How Are Traditional Cooking Practices Affecting the Environment?

February 9, 2017

A Bass Connections project team traveled to the village of Mandena in northeast Madagascar to investigate the effect of traditional cooking practices on health, air quality, biodiversity and agriculture.

This video highlights the team’s exploration of key questions related to community members’ use of wood and what effect their practices are having on the local forests, including tree and animal species. “The traditional cooking practices in this village represent an environmental health challenge,” explains team leader Melissa Manus, “because most people are using locally sourced firewood for cooking.”

The team’s goal was to work with the local community to produce sustainable data-driven solutions to foster the health of the people of Mandena and their natural environment.

Bass Connections team

The video features team leaders Charles Nunn and Melissa Manus (Evolutionary Anthropology), graduate team members Lydia Greene (Ecology) and Erin Litzow (Environmental Management), undergraduate team members Laura Guidera (Biology) and Tommy Klug (Public Policy Studies and Environmental Sciences) and community team member Desiré Razafimatrata.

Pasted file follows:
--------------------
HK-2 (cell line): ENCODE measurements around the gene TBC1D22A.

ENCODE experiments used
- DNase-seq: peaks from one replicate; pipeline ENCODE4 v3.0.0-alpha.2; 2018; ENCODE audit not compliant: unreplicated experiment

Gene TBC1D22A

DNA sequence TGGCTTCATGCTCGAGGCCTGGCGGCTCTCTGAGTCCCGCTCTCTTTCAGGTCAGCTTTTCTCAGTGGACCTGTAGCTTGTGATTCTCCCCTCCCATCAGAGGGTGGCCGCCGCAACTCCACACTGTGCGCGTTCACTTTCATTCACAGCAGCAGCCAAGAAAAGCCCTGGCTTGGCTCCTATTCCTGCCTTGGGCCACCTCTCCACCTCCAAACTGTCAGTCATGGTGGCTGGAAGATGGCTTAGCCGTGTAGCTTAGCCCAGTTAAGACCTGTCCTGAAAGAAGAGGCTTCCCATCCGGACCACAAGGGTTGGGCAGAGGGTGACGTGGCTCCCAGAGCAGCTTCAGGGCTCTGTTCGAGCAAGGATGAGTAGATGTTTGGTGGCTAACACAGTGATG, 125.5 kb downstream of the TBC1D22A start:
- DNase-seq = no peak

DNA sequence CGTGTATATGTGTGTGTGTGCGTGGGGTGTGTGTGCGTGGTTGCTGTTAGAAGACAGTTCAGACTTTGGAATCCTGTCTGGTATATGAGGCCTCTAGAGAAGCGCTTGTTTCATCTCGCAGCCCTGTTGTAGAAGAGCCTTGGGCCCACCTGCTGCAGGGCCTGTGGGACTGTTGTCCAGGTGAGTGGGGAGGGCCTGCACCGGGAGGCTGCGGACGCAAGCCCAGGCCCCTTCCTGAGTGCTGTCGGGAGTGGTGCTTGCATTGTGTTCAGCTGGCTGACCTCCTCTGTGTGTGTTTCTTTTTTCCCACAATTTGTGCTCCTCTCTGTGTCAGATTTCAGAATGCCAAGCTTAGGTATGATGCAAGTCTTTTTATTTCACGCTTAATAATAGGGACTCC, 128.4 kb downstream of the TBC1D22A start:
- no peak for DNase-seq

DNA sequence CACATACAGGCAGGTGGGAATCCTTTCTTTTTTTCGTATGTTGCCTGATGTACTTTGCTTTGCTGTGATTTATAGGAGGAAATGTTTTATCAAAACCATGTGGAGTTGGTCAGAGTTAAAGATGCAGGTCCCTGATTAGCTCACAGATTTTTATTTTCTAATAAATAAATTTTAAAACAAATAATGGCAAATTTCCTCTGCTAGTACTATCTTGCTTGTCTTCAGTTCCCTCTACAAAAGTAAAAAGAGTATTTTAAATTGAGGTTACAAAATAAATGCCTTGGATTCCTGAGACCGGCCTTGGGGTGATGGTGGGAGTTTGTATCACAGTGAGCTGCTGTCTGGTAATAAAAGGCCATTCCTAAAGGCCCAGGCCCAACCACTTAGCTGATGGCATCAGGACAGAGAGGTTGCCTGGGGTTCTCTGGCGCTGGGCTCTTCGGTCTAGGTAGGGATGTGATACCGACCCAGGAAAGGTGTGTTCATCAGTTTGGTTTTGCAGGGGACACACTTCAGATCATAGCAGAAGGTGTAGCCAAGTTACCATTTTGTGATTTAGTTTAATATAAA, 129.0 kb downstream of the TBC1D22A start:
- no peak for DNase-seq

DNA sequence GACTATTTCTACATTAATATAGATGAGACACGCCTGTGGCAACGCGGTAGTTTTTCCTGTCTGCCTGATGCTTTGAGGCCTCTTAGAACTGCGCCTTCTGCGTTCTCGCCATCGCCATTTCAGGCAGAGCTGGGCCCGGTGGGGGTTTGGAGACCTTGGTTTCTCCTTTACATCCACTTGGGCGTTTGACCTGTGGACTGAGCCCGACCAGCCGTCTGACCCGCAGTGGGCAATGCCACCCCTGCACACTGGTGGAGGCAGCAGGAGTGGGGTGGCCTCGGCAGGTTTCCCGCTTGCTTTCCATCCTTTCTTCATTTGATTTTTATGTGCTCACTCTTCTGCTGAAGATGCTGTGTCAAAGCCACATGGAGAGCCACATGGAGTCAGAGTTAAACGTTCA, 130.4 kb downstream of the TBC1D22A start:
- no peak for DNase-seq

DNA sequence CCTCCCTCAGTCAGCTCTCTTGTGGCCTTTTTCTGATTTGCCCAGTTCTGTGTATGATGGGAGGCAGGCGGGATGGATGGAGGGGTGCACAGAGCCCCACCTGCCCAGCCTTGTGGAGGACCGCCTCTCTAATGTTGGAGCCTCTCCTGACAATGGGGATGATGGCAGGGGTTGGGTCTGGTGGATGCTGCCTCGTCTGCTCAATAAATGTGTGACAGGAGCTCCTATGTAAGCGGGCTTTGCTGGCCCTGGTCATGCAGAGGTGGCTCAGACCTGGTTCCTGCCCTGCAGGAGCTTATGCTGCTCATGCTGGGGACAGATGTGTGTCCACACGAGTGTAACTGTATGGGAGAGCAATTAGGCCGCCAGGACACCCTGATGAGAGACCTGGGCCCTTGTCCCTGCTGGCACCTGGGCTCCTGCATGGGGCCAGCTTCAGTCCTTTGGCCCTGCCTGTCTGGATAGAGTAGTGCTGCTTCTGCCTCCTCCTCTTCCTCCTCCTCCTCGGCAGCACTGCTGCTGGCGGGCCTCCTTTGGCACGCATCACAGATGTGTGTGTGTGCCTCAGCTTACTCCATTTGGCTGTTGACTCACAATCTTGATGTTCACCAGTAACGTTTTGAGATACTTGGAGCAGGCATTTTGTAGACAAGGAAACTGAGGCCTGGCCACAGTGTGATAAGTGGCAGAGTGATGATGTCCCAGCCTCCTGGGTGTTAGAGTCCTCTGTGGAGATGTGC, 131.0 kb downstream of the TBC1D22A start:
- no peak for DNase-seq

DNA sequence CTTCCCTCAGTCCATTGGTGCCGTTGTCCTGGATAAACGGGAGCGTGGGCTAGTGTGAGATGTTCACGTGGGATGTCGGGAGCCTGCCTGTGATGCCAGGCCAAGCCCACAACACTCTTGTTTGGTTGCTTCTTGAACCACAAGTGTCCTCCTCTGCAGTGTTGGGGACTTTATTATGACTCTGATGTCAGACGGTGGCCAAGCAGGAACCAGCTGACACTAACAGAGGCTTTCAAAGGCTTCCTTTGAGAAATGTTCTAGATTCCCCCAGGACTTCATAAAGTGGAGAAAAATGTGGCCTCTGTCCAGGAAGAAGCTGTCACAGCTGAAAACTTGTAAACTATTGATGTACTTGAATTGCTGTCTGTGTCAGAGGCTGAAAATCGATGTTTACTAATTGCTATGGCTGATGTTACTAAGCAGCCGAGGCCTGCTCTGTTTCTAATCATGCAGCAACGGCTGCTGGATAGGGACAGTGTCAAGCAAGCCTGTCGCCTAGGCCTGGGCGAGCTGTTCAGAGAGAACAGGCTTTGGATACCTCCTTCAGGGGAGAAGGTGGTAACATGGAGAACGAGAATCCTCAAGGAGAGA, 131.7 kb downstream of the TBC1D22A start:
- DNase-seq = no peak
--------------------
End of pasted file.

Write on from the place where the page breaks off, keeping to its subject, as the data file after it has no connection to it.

Lydia Greene led surveys of Mandena residents to find out what types of wood they’re using and to pose related questions. “Have they noticed a change in the landscape in recent history? Is it getting harder to find wood? Is it getting harder to find the types of wood that they want to use? And then,” Green continues, “we’re also asking perception questions: What do they think about reforestation? Why do they think the forest is important?”

Erin Litzow notes that the team is taking a community-centered approach: “How can this community move forward, but in a way that helps preserve the local environment and the natural capital for future generations?”

The Bass Connections approach is rooted in interdisciplinary collaboration and vertically-integrated teams—for example, undergraduates, medical students, even PhD students, all together on one team where each individual has something unique to contribute. —Charles Nunn

For the full story, including more videos, photos and research results, check out When Traditions Take a Toll, produced by the Duke Global Health Institute.

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